This recording is up against only one easily available competitor, with the Manhattan Chamber Orchestra led by Richard Auldon Clark (Vox 7503). There really isn’t much going for the latter. It is heavily edited, for one thing. While I don’t mind losing almost half of Valentiniano’s opening aria (2:56 vs. 5:27, at similar tempos), much else is completely cut, including Ezio’s angry “Se fedele mi brama,” Massimo’s smilingly devious “Il nocchier che si figura,” and Varo’s “Se un bell’ ardire”—and that’s just in act I, alone. Leaving aside other issues, his singers aren’t as good as those Curtis supplies. Clark’s Valentiniano, countertenor Raymond Pellerin, has trouble with even simple turns, much less elaborate coloratura. His Fulvia, Julianne Baird, has a very high, rather immature-sounding soprano that loses its proper pitch and acquires a shrill edge the higher it goes. Frederick Urrey, Clark’s Massimo, leaps cleanly and can trill, but has a poorly supported voice with an unusually weak lower range. Other vocal comparisons are no more in favor of the Vox set, whose engineering is tinny and possesses excessive echo. I suggest passing on it.
Two of my favorite current singers are among those Curtis employs, here, though I wouldn’t hesitate to point out their problems if any in the recording. Fortunately, that’s not necessary. Ann Hallenberg’s rich texture, refined cantabile, and subtle accenting all come together to make something magical out of Ezio’s “Pensa a serbarmi, o cara.” Her “Se fedele mi brama” in turn displays a nice emphasis on selected consonants and a broadened dynamic range to express anger, with excellent coloratura weaving its way through the da capo aria’s repeat like rising steam. Karina Gauvin’s fast vibrato adds an aura of fragility to the mentally battered Fulvia, while her excellent phrasing (such as the way she bows her voice to great effect in “Finché un zefiro soave,” limning the zephyr that keeps oceans in check) shows her using that voice with artistry. Both give us rounded dramatic portraits, as well.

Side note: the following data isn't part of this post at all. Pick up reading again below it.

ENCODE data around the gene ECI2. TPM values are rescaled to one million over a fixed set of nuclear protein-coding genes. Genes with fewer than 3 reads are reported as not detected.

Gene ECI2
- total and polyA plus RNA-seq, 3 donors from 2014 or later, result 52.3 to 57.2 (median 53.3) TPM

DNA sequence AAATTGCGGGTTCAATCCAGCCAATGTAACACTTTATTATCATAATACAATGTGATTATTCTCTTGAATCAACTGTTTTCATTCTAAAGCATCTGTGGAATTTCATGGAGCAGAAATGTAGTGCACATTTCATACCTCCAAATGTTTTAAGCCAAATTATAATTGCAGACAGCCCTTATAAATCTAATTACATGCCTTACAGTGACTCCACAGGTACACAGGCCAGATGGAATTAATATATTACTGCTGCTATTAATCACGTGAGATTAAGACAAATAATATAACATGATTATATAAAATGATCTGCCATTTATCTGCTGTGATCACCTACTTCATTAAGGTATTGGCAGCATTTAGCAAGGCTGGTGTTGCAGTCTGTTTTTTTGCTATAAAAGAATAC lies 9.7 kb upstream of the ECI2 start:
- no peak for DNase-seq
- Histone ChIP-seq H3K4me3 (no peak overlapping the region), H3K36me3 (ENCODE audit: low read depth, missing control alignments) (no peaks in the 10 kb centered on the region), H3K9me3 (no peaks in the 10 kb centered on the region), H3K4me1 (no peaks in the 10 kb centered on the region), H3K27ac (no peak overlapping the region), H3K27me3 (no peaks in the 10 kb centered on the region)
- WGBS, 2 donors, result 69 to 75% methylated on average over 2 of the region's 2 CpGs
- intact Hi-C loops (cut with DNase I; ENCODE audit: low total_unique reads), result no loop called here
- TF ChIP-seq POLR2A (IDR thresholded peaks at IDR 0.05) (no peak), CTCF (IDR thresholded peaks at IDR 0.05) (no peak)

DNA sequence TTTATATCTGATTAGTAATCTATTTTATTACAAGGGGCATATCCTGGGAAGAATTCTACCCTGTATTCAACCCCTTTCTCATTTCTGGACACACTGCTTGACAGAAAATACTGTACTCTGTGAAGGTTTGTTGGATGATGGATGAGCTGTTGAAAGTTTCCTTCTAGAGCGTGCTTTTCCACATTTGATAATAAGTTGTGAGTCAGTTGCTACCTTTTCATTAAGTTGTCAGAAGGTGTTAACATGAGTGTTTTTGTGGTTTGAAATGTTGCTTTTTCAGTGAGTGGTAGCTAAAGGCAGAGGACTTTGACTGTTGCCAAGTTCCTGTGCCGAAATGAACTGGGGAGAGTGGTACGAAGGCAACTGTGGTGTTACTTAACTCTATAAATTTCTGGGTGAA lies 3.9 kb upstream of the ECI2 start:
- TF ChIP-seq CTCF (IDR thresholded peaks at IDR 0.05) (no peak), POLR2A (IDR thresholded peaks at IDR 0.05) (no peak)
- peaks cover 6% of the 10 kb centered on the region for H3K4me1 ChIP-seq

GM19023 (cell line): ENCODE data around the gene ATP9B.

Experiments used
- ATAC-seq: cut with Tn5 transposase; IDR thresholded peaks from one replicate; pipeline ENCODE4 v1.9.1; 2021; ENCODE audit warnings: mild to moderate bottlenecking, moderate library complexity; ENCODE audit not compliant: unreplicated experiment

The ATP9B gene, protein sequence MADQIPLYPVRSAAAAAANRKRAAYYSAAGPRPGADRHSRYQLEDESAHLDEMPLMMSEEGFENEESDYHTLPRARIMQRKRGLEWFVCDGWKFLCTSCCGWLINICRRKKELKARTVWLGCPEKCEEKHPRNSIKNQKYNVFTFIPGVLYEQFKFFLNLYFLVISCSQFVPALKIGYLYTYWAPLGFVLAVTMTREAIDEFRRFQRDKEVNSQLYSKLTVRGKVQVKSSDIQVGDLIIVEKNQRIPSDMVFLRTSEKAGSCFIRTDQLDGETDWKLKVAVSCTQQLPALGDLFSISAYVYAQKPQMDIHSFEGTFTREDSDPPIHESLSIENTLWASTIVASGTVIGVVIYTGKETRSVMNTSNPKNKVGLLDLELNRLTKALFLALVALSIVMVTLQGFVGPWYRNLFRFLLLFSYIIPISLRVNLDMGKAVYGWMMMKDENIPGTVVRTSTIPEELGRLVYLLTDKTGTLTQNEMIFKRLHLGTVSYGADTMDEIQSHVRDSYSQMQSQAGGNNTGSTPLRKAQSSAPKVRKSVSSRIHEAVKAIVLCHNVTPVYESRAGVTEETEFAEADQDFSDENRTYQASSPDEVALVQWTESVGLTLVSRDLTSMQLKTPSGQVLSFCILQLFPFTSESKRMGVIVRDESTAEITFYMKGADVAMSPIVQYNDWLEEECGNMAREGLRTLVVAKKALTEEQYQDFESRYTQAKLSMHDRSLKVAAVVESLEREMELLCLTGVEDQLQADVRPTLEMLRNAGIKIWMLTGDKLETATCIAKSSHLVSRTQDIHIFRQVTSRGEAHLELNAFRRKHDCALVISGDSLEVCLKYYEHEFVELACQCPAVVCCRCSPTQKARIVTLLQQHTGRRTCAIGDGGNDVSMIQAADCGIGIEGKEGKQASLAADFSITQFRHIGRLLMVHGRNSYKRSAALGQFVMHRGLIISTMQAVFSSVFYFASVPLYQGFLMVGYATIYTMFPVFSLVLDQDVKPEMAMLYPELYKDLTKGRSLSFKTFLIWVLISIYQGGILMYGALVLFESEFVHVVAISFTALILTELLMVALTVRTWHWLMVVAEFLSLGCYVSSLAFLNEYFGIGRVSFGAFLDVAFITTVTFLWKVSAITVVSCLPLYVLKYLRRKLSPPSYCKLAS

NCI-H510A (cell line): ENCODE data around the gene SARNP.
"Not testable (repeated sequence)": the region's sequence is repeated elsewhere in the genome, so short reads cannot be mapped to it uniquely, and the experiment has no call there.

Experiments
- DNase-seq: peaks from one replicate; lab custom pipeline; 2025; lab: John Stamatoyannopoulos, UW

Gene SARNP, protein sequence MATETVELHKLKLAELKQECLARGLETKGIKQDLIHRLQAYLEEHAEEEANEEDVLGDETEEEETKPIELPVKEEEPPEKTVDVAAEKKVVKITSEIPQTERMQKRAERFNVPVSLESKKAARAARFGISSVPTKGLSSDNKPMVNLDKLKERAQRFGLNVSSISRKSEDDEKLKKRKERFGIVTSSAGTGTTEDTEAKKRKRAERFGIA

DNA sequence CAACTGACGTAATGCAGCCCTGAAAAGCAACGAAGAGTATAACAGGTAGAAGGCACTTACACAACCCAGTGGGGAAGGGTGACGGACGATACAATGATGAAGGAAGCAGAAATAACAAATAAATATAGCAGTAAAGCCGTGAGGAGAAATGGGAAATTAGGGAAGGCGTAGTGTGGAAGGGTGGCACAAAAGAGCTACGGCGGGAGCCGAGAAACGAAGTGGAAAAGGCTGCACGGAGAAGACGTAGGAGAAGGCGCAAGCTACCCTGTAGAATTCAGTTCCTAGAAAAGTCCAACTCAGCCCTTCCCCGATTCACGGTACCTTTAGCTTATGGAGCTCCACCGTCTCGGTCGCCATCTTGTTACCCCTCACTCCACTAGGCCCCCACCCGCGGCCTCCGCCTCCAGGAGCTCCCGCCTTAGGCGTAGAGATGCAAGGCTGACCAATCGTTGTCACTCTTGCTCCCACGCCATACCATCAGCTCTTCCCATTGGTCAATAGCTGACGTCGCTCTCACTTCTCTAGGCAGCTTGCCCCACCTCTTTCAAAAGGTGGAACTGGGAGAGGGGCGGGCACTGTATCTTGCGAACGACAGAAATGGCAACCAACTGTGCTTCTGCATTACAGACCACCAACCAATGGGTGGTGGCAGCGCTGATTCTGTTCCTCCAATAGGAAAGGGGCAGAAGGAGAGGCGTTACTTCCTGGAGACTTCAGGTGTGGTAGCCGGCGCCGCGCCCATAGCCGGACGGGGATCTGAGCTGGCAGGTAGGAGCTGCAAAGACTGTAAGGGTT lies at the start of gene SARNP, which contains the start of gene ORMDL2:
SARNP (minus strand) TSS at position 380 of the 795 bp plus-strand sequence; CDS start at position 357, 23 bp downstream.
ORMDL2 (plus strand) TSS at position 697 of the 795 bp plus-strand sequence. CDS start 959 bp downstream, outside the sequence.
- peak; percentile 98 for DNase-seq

For the rest, Sonia Prina’s alto is well enunciated and she handles coloratura with ease, but possesses a pronounced vibrato that occasionally mars the line (“So chi t’accese”). Mezzo Marianne Andersen also has excellent coloratura, but her perfectly even, rather maternal voice lacks edge, the more so the lower it goes. Vito Priante’s figures aren’t always secure, but his rich bass is welcome, and he pays close attention to dynamics. Anicio Zorzi Giustiniani’s tenor is throaty, but he phrases well, and has a good trill. I think he’s too restrained, however, and misses the chance to make something striking of Massimo’s seaminess.
Alan Curtis and Il Complesso Barocco are their usual assured selves on this new release. Rhythmic detail propels the score forward, while the score’s at times richer than usual harmonic palette is subtly emphasized to good effect. I’ve indicated one important point above when my opinions diverge sharply from the recording’s chosen tempo, but elsewhere I find the musicians sensitive to dramatic variety and pacing. In addition, Curtis works well with his chosen singers, and always manages to set them off to great advantage. This is a rarer skill than one might imagine, especially in early-music operas where theories sometimes banish what we ordinary mortals regard as common sense.
With good engineering, a fine essay, the original text, and an English translation, we have an attractive Ezio now on hand. It’s well worth the purchase.